Notes & Reviews:

There are so many striking aspects to Heavy, the 2012 album by the self-proclaimed post-classical string quartet Ethel, that it's hard to know where to begin. The music itself, written between 1996 and 2009 by eight composers, most of whom are based in NYC, is terrifically, consistently strong. The power, inventiveness, diversity of repertoire, and the composers' exceptionally high level of skill in writing for string quartet make this album reminiscent of the groundbreaking releases by the Kronos Quartet from the 1980s and early '90s. Ethel is by any standard a remarkably capable ensemble, and the players demonstrate a fearless mastery of this music's daunting technical and interpretive challenges. Innova describes its release as "the perfect answer to Light" (Ethel's 2006 album with that title), and heavy is a good starting point for characterizing the music's gritty drive, intensity, ferocity, and, frequently, its volume. The CD opens with Don Byron's String Quartet No. 2: Four Thoughts on Marvin Gaye, a dazzling, inspired reimagining of Gaye's songs. No less impressive and somewhat similar in character is John Halle's Sphere[']s, an homage to Thelonious Monk, with richly textured rhythmic overlays and an irresistible momentum. In contrast to the urban aggressiveness of these and most of the other works on the album are David Lang's wrenchingly poignant Wed and Marcelo Zarvos' Rounds, whose infectious groove and sunny sweetness might not technically be considered "heavy," but who could complain? The sound of the Innova CD is pristine and brilliant, with an almost startling sense of immediacy. Highly recommended for fans of new music and of spectacular string quartet performances. ~ Stephen Eddins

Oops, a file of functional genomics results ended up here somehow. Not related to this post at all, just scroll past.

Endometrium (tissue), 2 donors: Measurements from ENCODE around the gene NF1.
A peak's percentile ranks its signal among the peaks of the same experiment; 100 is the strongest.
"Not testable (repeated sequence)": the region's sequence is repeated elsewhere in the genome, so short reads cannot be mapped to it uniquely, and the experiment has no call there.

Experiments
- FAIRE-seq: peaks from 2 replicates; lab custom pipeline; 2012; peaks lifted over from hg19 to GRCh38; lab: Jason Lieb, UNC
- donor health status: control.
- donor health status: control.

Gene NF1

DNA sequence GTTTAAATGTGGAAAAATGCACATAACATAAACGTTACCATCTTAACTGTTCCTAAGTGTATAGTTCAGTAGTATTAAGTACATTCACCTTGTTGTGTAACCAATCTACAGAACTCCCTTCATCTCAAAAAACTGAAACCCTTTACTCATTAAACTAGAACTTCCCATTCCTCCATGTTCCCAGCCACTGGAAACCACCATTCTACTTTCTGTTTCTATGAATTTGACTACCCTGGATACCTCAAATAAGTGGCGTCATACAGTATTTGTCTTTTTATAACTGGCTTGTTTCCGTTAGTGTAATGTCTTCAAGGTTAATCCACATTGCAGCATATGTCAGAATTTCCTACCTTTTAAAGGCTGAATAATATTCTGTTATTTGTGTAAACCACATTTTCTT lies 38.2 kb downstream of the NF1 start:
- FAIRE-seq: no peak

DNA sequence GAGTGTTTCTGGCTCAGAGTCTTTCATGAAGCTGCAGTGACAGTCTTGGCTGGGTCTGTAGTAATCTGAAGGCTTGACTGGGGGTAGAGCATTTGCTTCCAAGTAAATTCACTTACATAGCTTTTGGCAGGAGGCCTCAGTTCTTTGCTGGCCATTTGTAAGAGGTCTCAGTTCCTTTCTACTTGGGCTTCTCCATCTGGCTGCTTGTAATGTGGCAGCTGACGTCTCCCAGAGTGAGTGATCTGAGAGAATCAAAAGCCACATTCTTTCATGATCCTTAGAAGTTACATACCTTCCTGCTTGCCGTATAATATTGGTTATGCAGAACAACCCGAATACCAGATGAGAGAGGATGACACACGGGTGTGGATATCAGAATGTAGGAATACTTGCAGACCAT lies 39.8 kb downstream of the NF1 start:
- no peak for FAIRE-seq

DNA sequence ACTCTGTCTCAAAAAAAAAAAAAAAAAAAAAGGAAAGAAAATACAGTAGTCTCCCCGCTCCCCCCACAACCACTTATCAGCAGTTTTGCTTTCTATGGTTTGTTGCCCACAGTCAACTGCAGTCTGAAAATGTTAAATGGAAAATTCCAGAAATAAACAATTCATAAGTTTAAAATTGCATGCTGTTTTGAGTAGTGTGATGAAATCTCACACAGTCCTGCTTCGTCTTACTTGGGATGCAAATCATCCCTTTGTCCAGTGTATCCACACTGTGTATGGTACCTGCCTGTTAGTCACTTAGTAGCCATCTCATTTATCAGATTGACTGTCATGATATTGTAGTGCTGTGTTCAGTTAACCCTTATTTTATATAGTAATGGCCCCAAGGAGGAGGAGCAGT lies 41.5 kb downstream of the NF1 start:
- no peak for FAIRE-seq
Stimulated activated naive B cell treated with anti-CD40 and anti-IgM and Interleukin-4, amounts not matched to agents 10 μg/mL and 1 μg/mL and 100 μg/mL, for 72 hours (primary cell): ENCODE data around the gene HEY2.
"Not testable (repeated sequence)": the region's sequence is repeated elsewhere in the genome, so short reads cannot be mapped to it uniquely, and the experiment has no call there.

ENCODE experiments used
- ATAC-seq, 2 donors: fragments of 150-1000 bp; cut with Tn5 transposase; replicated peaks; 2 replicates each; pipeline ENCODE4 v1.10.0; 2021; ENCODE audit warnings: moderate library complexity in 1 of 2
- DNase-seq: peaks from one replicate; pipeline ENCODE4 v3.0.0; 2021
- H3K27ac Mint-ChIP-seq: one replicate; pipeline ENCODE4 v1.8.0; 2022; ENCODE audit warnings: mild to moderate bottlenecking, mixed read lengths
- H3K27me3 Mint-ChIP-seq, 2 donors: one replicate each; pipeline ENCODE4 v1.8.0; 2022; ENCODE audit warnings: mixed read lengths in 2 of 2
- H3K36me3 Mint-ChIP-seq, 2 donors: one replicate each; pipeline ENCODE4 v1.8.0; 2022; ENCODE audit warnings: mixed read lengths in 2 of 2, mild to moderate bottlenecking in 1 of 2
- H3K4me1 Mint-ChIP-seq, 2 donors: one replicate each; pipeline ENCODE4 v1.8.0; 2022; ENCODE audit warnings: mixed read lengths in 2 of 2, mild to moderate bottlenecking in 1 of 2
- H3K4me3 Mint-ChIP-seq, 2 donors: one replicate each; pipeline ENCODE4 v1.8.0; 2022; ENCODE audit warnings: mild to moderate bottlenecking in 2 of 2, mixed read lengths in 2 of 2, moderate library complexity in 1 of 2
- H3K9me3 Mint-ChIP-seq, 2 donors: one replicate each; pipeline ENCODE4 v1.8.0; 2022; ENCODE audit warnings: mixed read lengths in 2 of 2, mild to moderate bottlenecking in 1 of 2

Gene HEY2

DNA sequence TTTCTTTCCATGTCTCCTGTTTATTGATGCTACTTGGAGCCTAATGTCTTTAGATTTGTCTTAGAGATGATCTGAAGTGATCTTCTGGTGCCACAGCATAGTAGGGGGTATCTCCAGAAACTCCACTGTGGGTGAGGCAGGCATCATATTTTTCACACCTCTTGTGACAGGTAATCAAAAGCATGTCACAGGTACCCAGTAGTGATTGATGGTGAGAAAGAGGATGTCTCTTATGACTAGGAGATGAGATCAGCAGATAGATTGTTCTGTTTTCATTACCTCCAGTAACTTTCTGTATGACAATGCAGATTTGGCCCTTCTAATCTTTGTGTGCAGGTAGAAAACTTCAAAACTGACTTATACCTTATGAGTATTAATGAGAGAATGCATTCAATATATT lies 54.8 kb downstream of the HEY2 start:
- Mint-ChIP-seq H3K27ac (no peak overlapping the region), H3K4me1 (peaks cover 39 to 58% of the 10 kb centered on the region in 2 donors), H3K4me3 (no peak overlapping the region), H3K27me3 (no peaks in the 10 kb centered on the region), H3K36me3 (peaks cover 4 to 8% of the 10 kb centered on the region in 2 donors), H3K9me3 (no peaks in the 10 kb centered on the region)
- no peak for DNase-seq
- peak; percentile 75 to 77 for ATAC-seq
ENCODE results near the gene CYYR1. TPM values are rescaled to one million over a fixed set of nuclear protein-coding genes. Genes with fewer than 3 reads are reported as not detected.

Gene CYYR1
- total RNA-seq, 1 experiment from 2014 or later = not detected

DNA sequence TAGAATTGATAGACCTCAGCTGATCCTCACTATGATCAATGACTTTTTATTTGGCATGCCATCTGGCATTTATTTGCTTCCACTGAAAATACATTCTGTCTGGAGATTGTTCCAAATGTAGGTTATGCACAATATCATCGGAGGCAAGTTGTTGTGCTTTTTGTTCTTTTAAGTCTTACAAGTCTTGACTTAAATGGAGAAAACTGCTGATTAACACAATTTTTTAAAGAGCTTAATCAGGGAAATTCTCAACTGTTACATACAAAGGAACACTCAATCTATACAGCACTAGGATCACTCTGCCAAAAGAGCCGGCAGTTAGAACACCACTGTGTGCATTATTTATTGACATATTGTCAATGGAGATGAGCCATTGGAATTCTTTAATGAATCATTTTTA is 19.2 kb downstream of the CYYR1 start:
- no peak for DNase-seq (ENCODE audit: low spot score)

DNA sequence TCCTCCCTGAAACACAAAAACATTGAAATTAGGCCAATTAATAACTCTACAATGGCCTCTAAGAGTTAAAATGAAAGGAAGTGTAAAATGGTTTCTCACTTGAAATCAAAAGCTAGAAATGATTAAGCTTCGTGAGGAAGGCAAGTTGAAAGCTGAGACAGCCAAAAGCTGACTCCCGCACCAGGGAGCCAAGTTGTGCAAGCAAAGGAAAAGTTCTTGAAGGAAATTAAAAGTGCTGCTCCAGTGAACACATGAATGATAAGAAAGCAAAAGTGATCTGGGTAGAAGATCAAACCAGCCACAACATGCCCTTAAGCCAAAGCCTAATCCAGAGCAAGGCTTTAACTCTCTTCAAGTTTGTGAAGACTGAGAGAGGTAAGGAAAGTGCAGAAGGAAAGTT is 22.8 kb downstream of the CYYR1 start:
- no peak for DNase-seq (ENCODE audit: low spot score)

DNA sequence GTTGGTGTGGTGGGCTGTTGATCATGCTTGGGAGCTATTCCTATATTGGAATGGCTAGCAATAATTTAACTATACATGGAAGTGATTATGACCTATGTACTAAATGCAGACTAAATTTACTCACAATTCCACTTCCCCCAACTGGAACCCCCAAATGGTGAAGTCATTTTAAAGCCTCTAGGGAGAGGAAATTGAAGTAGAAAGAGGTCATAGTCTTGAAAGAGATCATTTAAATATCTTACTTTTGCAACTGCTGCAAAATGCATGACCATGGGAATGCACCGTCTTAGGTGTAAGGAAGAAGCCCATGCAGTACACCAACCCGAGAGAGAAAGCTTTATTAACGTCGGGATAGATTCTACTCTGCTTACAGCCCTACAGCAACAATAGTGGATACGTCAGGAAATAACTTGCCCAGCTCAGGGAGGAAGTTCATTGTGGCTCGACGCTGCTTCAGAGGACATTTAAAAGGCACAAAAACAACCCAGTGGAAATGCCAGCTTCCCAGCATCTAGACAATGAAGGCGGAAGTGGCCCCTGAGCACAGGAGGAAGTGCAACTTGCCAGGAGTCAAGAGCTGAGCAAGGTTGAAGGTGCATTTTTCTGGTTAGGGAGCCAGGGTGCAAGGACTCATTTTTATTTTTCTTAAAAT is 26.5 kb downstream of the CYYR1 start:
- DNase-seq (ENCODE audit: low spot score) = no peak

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Works Details

>Byron, Don : Four Thoughts on Marvin Gaye (String Quartet no 2)
  • Ensemble: Ethel Quartet
  • Running Time: 3 min. 2 sec.
  • Period Time: Contemporary

>Halle, John : Sphere[']s, for string quartet
  • Running Time: 9 min. 13 sec.
  • Period Time: Contemporary
  • Form: Chamber Music
  • Written: 2004

>Wolfe, Julia : Early That Summer
  • Running Time: 11 min. 51 sec.
  • Period Time: Contemporary

>King, John : No Nickel Blues, for string quartet
  • Running Time: 6 min. 58 sec.
  • Period Time: Contemporary
  • Written: 2009

>Mesinai, Raz : La Citadelle, for string quartet
  • Running Time: 10 min. 39 sec.
  • Period Time: Contemporary
  • Form: Chamber Music
  • Written: 2007

>Lang, David : Memory Pieces
  • Running Time: 4 min. 43 sec.
  • Period Time: Contemporary
  • Written: 1996

>Bunch, Kenji [Viola] : String Circle 1, for viola & string quartet
  • Performer: Kenji Bunch (Viola)
  • Running Time: 4 min. 36 sec.
  • Period Time: Contemporary
  • Form: Chamber Music
  • Written: 2005

>Zarvos, Marcelo : Rounds, for string quartet
  • Running Time: 8 min. 39 sec.
  • Period Time: Contemporary
  • Form: Chamber Music
  • Written: 2006